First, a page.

Explorer or Something Else ? Photo1

I wonder if you can help me confirm if this rose is an explorer or something else. I found this in a fitfully maintained garden at an agriculture school in Alberta (no tag) and it got my attention for 3 reasons.

It was old, high at an easy 8 to 10 feet and I would of called it a climber as opposed to a typical explorer pillar type (never seen an explorer that tall in my next of the woods) and the leaves are a distinct color and form that I do not recognize as an explorer. It is not Therese Bugnet as that rose is right beside this one.

Because of the bloom form (photo 2 - don’t know how to stack photos) I thought it might be Simon Fraser but way too high for here is a strike against it … then I thought maybe John Davis but not double enough. In a moment of delusion I thought Lillian Gibson but the blooms do not look like HMF.

Can you confirm if explorer and which one ? I need to request a cutting of any rose that grows this tall in zone 3a.


Did you note the similarity of the flowers to ‘Therese Bugnet’? Smaller in diameter and lighter in colour? Although the foliage in the photo appears to be more glossy than it really is, the cultivar is likely ‘Betty Bland’. ‘Betty Bland’, of course, is one of the parents of ‘Therese Bugnet’. I see the occasional ‘Betty Bland’ growing in the older residential areas of Edmonton and it can be more than 2 metres tall. In fact, yesterday I collected some flower buds of it for pollen. Since I haven’t been able to obtain it, I’m trying to more or less duplicate Bob Erskine’s ‘Carlos Perpetual’ having very double, light pink flowers. The parentage of it is ‘Lac La Nonne’ by possibly ‘Betty Bland’.

Hi Paul, thanks for replying and the suggestions and I will look harder. I took a photo of both Therese and this rose together (yesterday) and posted it below.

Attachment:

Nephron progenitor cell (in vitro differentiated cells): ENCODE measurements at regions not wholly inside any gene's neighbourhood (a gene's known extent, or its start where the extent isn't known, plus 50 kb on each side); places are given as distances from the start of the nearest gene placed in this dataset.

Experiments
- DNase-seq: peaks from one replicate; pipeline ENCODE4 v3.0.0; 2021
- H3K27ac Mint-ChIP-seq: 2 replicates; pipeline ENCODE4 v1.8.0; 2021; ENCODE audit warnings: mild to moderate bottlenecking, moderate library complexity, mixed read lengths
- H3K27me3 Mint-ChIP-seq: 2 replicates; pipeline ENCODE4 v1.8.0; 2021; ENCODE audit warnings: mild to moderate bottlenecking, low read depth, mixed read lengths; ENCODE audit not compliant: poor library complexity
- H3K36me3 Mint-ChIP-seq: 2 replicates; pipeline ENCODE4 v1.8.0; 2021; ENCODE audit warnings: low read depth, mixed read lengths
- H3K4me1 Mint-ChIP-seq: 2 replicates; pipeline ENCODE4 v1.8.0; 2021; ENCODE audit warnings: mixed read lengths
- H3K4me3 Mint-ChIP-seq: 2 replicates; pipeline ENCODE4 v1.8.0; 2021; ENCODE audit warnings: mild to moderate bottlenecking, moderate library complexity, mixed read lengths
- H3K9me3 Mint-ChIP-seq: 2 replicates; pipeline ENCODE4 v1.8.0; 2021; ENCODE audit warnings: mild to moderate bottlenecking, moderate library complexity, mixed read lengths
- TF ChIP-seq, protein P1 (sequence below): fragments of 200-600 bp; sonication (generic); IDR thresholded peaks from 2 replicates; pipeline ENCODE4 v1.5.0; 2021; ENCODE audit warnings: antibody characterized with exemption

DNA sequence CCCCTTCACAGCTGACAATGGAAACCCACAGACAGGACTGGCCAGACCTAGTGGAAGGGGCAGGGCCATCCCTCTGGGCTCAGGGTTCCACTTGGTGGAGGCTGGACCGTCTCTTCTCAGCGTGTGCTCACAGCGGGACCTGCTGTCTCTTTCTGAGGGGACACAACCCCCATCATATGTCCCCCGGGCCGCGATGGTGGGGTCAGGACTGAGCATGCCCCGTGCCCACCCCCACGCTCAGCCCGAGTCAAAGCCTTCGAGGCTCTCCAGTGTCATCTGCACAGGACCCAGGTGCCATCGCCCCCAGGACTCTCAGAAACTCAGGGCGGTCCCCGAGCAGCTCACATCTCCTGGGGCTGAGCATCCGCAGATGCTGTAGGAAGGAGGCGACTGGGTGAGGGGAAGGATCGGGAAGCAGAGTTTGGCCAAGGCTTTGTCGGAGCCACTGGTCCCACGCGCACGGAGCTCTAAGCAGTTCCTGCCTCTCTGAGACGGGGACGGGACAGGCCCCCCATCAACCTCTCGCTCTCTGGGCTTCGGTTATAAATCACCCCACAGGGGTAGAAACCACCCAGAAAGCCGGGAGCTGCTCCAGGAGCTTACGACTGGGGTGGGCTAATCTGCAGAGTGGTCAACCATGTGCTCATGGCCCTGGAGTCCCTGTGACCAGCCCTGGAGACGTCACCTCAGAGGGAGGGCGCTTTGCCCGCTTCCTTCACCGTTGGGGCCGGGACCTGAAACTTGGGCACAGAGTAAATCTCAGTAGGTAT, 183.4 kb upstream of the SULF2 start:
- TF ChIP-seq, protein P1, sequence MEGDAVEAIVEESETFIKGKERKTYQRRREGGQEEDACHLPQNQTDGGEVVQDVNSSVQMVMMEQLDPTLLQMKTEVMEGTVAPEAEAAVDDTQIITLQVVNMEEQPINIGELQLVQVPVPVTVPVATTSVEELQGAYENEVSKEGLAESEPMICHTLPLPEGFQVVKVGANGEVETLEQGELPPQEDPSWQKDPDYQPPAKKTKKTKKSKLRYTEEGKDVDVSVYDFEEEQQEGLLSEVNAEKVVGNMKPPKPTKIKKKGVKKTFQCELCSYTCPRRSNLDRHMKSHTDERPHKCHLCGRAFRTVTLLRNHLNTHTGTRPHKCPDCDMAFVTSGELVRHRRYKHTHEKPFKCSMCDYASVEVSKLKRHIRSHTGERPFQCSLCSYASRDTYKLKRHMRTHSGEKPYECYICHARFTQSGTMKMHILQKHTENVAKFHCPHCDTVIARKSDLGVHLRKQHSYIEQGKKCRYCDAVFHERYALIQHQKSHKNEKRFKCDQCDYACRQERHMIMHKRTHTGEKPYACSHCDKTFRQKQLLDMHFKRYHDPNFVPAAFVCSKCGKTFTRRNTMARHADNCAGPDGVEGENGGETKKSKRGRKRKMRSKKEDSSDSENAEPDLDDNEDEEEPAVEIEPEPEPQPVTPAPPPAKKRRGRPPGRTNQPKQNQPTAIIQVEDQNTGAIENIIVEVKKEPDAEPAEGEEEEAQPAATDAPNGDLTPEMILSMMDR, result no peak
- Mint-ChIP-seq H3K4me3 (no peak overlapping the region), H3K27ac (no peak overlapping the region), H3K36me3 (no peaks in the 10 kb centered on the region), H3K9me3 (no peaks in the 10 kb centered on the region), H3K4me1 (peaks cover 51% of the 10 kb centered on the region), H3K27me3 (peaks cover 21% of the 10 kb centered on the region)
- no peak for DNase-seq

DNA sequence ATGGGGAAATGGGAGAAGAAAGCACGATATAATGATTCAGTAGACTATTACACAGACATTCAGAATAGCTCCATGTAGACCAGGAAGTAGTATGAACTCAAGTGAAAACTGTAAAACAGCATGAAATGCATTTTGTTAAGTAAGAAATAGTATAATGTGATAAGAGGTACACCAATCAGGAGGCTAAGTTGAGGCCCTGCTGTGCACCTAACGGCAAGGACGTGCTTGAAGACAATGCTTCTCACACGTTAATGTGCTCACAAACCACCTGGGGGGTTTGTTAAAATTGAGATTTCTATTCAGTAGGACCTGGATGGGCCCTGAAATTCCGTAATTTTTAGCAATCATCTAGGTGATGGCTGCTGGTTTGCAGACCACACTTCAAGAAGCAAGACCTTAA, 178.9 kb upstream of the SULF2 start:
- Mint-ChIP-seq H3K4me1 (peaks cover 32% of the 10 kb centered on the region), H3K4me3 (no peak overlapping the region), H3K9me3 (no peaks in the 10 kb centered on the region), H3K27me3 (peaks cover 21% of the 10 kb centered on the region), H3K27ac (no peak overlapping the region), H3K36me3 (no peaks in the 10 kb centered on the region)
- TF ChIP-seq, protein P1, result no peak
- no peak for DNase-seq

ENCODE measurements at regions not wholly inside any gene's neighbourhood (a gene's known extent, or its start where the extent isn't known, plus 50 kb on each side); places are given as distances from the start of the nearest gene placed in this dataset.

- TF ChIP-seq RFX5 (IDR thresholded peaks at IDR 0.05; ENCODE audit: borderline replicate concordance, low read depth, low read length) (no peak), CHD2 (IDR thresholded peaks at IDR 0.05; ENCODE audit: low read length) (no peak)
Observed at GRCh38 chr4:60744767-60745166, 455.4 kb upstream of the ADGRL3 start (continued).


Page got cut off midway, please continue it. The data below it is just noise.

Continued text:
I thought the leaves, now that I looked at the only photo I know of Haris and Sheila’ s description, whether I am seeing “cinnamon” in the leaf traits … I have a rep of this group in the my garden and they a similiar … but the true cinnamon" rep is not hardy and is labeled R. cinnomomea plena (the one cornhill offers).

I did not get Carlos Perpetual this year but will think of adding to the list. I did obtain Carlos Red and it is growing well.

I should preface that when I say Therese, I am mostly assuming that is what it’s neighbor was - no tags and unfortunately nearly all the large and tall spectacular roses in this garden have no tags which for a fellow like me who wants to start moving to tall and very hardy … drives me bonkers.


From this photo, I would now say it is ‘Prairie Dawn’. It definitely is not ‘Haris’.

I’ll try to get down to Olds College soon and label the tall, identified rose cultivars you mentioned and any others that are unidentified. A few years ago, I labelled a Rosa laxa mixed in with some other rose material that no doubt no one had a clue what it was. Not that anyone cared, of course.


Is this plant thornless or nearly so?


Thanks Paul, I can buy it being Prairie Dawn though the leaf color sure looked unique in the light I was in. Prairie Dawn is going into the garden and I hope it it gets as tall as this one.

Peter no it is not thornless, and it was reasonably thorny but not excessive - grayish white thorns.

Paul be prepared for a big shock, even when you see the tagged ones … I think they get moved around a lot.

If you can tell me what the two large ones against the red wall are I will be very happy. I assume they were Scots roses that are very double. It is a spectacular rose in bloom but is far more double than my double Blush Burnett. It and seeing Prairie Peace again was the reason I stopped by as this is bloom time.

Again I need to warm you, even though I like this garden and I am pleased they put one together that is basically all Canadian roses … the pruning they done to PP will bring tears to your eyes … trying to make it look like “large ball or parking pillar”.